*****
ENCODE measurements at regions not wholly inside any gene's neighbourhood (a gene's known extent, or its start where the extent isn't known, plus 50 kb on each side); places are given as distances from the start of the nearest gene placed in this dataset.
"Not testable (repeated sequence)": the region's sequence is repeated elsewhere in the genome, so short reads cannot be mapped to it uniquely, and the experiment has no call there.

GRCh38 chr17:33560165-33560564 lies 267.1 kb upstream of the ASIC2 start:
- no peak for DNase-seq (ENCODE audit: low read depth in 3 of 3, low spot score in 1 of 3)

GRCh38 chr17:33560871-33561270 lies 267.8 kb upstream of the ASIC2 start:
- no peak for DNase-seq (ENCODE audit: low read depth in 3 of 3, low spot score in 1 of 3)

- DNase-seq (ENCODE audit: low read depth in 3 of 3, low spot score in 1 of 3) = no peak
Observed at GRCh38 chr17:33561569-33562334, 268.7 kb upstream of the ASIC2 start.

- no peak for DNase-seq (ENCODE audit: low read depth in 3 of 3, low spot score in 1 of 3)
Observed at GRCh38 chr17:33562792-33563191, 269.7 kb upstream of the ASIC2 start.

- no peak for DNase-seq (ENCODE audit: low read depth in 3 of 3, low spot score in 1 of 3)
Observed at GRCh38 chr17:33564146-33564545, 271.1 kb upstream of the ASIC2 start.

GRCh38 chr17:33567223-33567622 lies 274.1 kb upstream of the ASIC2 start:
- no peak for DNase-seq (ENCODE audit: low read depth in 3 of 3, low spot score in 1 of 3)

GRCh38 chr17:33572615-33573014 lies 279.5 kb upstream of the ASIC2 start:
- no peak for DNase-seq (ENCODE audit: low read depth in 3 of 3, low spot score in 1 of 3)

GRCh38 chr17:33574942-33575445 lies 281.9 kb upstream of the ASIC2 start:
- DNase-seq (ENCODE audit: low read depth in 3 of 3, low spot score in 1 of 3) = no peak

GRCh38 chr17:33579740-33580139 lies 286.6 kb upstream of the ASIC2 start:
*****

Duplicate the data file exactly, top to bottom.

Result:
ENCODE measurements at regions not wholly inside any gene's neighbourhood (a gene's known extent, or its start where the extent isn't known, plus 50 kb on each side); places are given as distances from the start of the nearest gene placed in this dataset.
"Not testable (repeated sequence)": the region's sequence is repeated elsewhere in the genome, so short reads cannot be mapped to it uniquely, and the experiment has no call there.

GRCh38 chr17:33560165-33560564 lies 267.1 kb upstream of the ASIC2 start:
- no peak for DNase-seq (ENCODE audit: low read depth in 3 of 3, low spot score in 1 of 3)

GRCh38 chr17:33560871-33561270 lies 267.8 kb upstream of the ASIC2 start:
- no peak for DNase-seq (ENCODE audit: low read depth in 3 of 3, low spot score in 1 of 3)

- DNase-seq (ENCODE audit: low read depth in 3 of 3, low spot score in 1 of 3) = no peak
Observed at GRCh38 chr17:33561569-33562334, 268.7 kb upstream of the ASIC2 start.

- no peak for DNase-seq (ENCODE audit: low read depth in 3 of 3, low spot score in 1 of 3)
Observed at GRCh38 chr17:33562792-33563191, 269.7 kb upstream of the ASIC2 start.

- no peak for DNase-seq (ENCODE audit: low read depth in 3 of 3, low spot score in 1 of 3)
Observed at GRCh38 chr17:33564146-33564545, 271.1 kb upstream of the ASIC2 start.

GRCh38 chr17:33567223-33567622 lies 274.1 kb upstream of the ASIC2 start:
- no peak for DNase-seq (ENCODE audit: low read depth in 3 of 3, low spot score in 1 of 3)

GRCh38 chr17:33572615-33573014 lies 279.5 kb upstream of the ASIC2 start:
- no peak for DNase-seq (ENCODE audit: low read depth in 3 of 3, low spot score in 1 of 3)

GRCh38 chr17:33574942-33575445 lies 281.9 kb upstream of the ASIC2 start:
- DNase-seq (ENCODE audit: low read depth in 3 of 3, low spot score in 1 of 3) = no peak

GRCh38 chr17:33579740-33580139 lies 286.6 kb upstream of the ASIC2 start: